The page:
Introduction to Mineral Identification

Suzanne M (Suki) Smaglik
Central Wyoming College
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Initial Publication Date: June 15, 2010 | Reviewed: August 2, 2011


"How do I start?" Students are often stymied when faced with a box of minerals to identify. Although we give a careful lecture and demonstration, they still don't know where to start once the box is on the table. The following exercise uses an inquiry-based approached to overcome the fear of tackling mineral identification. Few instructions are given and students discover for themselves how to approach identification. This activity is followed by a standard lecture on the physical properties of minerals and a traditional mineral identification lab.

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Learning Goals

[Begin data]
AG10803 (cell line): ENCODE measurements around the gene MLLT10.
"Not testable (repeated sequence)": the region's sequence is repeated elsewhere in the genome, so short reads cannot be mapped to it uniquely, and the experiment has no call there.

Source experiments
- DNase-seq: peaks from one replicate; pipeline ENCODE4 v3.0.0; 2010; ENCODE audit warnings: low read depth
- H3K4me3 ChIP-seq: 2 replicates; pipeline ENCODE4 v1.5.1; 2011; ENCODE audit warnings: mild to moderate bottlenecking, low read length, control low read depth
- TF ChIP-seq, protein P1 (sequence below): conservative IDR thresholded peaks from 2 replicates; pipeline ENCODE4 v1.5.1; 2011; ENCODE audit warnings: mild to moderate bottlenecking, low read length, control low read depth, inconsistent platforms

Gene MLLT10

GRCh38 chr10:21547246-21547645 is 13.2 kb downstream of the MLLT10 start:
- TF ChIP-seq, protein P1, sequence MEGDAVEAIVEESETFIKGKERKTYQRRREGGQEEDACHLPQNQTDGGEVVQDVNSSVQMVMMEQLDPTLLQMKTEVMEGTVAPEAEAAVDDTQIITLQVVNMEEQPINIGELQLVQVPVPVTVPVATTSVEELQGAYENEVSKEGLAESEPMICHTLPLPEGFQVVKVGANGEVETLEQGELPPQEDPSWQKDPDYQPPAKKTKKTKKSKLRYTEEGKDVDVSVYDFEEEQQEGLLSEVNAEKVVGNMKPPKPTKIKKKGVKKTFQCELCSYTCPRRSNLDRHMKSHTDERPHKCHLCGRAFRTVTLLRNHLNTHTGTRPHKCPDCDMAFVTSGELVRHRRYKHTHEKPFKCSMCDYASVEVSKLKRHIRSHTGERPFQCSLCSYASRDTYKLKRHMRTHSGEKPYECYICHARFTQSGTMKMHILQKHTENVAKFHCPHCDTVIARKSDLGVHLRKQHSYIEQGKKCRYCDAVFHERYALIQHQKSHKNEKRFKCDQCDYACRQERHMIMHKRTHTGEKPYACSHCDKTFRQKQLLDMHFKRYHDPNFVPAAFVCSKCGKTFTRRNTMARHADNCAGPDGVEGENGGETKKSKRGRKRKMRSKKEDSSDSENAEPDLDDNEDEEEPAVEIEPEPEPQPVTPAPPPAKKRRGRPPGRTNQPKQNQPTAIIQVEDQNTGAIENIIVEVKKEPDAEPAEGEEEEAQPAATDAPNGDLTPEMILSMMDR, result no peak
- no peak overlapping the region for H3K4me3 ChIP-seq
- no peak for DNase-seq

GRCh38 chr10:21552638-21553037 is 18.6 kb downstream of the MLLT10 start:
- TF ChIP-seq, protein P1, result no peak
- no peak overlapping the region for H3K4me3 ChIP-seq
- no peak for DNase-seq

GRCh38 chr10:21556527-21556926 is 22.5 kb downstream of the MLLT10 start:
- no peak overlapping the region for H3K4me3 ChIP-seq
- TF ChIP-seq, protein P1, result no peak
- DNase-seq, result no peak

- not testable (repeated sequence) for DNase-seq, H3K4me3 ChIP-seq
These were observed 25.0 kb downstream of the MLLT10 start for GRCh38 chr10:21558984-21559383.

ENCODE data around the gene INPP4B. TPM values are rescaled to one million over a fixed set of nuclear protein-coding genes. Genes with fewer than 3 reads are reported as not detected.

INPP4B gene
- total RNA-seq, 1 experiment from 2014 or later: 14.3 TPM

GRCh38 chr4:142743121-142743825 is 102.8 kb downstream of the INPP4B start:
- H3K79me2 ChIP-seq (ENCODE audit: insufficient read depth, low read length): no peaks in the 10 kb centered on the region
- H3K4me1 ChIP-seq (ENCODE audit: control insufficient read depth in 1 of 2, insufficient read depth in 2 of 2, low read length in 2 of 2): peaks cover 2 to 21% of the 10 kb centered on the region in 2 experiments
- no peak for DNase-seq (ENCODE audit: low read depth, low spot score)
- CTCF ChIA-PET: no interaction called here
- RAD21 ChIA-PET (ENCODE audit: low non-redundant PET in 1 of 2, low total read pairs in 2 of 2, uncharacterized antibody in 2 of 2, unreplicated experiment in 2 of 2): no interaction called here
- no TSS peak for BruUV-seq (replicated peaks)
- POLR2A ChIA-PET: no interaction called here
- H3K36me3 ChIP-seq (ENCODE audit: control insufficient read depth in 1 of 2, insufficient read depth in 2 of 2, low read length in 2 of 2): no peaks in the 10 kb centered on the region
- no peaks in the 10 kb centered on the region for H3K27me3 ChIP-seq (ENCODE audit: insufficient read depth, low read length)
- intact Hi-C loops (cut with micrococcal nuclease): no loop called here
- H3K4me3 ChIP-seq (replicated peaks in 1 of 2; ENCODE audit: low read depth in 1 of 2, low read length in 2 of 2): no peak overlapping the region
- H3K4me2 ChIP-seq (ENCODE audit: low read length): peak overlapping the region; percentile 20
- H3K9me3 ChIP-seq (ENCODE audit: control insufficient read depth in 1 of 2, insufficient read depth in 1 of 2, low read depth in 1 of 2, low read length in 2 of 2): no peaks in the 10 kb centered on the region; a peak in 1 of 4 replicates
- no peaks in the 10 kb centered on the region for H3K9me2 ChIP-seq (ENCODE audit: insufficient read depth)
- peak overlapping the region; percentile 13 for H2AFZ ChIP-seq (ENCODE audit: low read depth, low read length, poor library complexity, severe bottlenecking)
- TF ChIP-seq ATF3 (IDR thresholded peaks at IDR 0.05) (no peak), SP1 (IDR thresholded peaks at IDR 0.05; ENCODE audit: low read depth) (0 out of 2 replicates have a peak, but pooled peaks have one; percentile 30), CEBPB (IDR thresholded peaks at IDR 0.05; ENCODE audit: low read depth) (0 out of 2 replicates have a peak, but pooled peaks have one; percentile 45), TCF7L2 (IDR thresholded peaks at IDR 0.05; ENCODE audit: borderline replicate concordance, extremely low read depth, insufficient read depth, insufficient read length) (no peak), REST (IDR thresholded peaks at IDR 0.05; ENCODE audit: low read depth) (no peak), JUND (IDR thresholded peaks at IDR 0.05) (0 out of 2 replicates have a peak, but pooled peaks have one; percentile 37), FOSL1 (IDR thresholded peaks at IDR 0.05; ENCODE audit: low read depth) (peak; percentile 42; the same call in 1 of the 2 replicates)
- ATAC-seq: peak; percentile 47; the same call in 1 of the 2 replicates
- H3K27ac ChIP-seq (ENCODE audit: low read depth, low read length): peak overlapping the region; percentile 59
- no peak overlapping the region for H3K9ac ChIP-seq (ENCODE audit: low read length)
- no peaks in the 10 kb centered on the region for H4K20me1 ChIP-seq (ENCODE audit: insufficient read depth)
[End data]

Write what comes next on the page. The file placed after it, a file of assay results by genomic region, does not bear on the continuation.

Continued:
This exercise emphasizes a fundamental part of the scientific process: observation, then interpretation. Not only do the students gain confidence at identifying minerals using physical properties, they gain a better understanding of how science is done. Once they have completed this exercise their minds will be more open to a detailed lecture on physical and chemical properties and they will be more willing to take on the given task.

Context for Use

This activity is inquiry-based and assumes no prior knowledge. It is to be used in a lab or lecture setting and takes about 45 minutes to complete. Mineral samples and a standard test kit are required. This activity is to be used as an introduction to using observation of physical properties to identify minerals. It should be easy to adapt to other settings.

Description and Teaching Materials

The file contains two pages of background and instruction as well as copies of the two activity sheets used in the exercise. Introduction to Mineral Identification (Acrobat (PDF) 103kB Jun11 10)

Teaching Notes and Tips

Notes and teaching tips are included in the file.


There is no formal assessment for this activity. Students are judged by determining the correct identity of four common minerals and participating in a discussion of their physical properties.

References and Resources

The idea for this activity was inspired by an exercise in Todd, Investigations in Physical Science (Exp. 25), Saunders Pub., 1991.